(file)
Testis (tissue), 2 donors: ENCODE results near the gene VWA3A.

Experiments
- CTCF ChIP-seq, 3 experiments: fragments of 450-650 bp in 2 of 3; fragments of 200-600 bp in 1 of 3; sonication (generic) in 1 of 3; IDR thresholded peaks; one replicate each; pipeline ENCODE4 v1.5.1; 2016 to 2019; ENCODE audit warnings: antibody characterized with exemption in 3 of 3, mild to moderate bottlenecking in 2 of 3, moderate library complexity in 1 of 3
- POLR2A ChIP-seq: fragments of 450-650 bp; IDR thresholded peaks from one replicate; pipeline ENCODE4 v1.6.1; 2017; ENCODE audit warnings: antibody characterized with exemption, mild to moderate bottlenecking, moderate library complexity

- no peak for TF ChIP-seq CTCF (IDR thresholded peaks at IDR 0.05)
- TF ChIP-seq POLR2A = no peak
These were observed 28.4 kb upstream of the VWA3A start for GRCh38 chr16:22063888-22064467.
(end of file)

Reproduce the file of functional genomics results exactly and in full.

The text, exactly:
Testis (tissue), 2 donors: ENCODE results near the gene VWA3A.

Experiments
- CTCF ChIP-seq, 3 experiments: fragments of 450-650 bp in 2 of 3; fragments of 200-600 bp in 1 of 3; sonication (generic) in 1 of 3; IDR thresholded peaks; one replicate each; pipeline ENCODE4 v1.5.1; 2016 to 2019; ENCODE audit warnings: antibody characterized with exemption in 3 of 3, mild to moderate bottlenecking in 2 of 3, moderate library complexity in 1 of 3
- POLR2A ChIP-seq: fragments of 450-650 bp; IDR thresholded peaks from one replicate; pipeline ENCODE4 v1.6.1; 2017; ENCODE audit warnings: antibody characterized with exemption, mild to moderate bottlenecking, moderate library complexity

- no peak for TF ChIP-seq CTCF (IDR thresholded peaks at IDR 0.05)
- TF ChIP-seq POLR2A = no peak
These were observed 28.4 kb upstream of the VWA3A start for GRCh38 chr16:22063888-22064467.